The older guests sometimes dance but it is more likely that they sit, talk, and gossip with one another.  Having learned what older guests do at the party, I wondered what younger guests do.  My informant explained that if a couple has a baby they will bring the infant and a babysitter.  The babies are a part of the party.  They even have their own seats at the dinner table.

The only “traditional” dancing she has seen was performed by professional dancers hired for entertainment at the party.  Having performers at these parties is not uncommon.  There are always performers at Romanov, the restaurant that commonly hosts the parties.  She has seen performances featuring snakes, dancers, aerial artists, DJs flown in from New York.  She shared, at one Bar Mitzvah a woman popped out of a cake and danced sexily!

My informant explained that within this social circle are different kinds of Russians.  They are all in a wealthy group, but some are more wealthy than others.  She explained that her family is not in the group full of socialites.  Rather, her closest family friends within the community are more down to earth; they came from poor cities in Russia.  So rather than pouring money into extravagant performances, it is a tradition in her family and her family friend group that the children put on a performance at Bar and Bat Mitzvahs. One year the children performed skits from Grease.  Another year, Austin Powers.  They all dressed up in costumes and performed “full-blown” skits.  The parents of the group also take part in the tradition.  For a family friend’s 40th birthday party, all of the parents organized a skit based on a scene from Grease.  A guy even rode in on a motorcycle! At another 40th birthday party, all of the wives dressed up as old Russian women wearing a giant plastic butt and giant fake breasts.  The women did a whole Russian song and dance, and the performance ended with a toast to the birthday boy.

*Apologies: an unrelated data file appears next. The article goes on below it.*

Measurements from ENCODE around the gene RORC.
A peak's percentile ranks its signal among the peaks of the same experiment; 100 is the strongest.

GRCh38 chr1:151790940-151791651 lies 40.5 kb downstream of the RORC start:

At the end of the night, guests leave the party having had fun. Though it is customary to say hello to everyone at the beginning of the party, it is common to leave the parties without saying goodbye to all the party-goers.

Gifts are common at such parties.  Almost everyone brings checks.  It is very rarely a gift.  In the case that someone receives a gift, they are perhaps more meaningful but also the recipient would most likely just prefer the cash.  It would be unheard of to not bring a gift. My informant said that diplomacy is the most important aspect of Russian culture.

My informant expressed that the Russian American community in Los Angeles is superficial. I asked my informant if members of the community were trying to one-up each other with each party.  She first agreed with me but then said the parties were more like a display of taste and wealth than a one-upping.  Taste seems displayed through the venue, type of food, type of alcohol, appropriateness of performers and women’s dresses.  Wealth seems displayed through the venue, the amount of food, the amount of alcohol, the extravagance of the performers, and the designer of the women’s dresses.

 

 


Article printed from USC Digital Folklore Archives: http://folklore.usc.edu

URL to article: http://folklore.usc.edu/?p=26740